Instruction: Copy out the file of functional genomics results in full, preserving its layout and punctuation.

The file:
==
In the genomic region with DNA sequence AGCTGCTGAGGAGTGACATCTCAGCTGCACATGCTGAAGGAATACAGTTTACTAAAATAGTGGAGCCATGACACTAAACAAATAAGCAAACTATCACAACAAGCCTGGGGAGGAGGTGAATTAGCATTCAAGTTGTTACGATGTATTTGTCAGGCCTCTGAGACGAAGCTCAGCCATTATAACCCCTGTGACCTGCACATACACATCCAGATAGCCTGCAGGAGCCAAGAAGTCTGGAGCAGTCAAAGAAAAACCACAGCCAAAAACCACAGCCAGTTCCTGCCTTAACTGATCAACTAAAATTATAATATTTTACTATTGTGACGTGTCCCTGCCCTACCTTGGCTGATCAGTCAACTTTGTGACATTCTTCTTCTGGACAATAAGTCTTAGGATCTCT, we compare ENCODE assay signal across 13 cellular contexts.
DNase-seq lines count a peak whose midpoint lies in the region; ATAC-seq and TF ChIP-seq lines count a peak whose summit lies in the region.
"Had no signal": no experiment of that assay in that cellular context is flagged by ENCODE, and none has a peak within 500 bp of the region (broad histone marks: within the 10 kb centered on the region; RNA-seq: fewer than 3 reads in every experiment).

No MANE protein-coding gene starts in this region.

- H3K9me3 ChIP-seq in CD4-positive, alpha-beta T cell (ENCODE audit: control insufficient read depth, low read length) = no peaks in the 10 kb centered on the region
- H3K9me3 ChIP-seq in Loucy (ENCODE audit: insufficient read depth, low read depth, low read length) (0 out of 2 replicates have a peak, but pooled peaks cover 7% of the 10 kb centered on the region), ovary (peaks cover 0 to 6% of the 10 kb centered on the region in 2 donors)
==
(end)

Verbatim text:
In the genomic region with DNA sequence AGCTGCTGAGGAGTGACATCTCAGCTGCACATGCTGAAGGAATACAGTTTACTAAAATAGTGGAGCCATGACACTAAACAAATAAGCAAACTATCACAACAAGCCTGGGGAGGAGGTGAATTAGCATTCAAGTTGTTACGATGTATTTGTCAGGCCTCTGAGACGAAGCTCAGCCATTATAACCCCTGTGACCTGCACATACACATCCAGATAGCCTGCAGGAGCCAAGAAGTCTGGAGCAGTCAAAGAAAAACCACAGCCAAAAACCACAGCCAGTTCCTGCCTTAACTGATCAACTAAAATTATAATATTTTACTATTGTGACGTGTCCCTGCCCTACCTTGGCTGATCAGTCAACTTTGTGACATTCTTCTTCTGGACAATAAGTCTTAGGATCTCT, we compare ENCODE assay signal across 13 cellular contexts.
DNase-seq lines count a peak whose midpoint lies in the region; ATAC-seq and TF ChIP-seq lines count a peak whose summit lies in the region.
"Had no signal": no experiment of that assay in that cellular context is flagged by ENCODE, and none has a peak within 500 bp of the region (broad histone marks: within the 10 kb centered on the region; RNA-seq: fewer than 3 reads in every experiment).

No MANE protein-coding gene starts in this region.

- H3K9me3 ChIP-seq in CD4-positive, alpha-beta T cell (ENCODE audit: control insufficient read depth, low read length) = no peaks in the 10 kb centered on the region
- H3K9me3 ChIP-seq in Loucy (ENCODE audit: insufficient read depth, low read depth, low read length) (0 out of 2 replicates have a peak, but pooled peaks cover 7% of the 10 kb centered on the region), ovary (peaks cover 0 to 6% of the 10 kb centered on the region in 2 donors)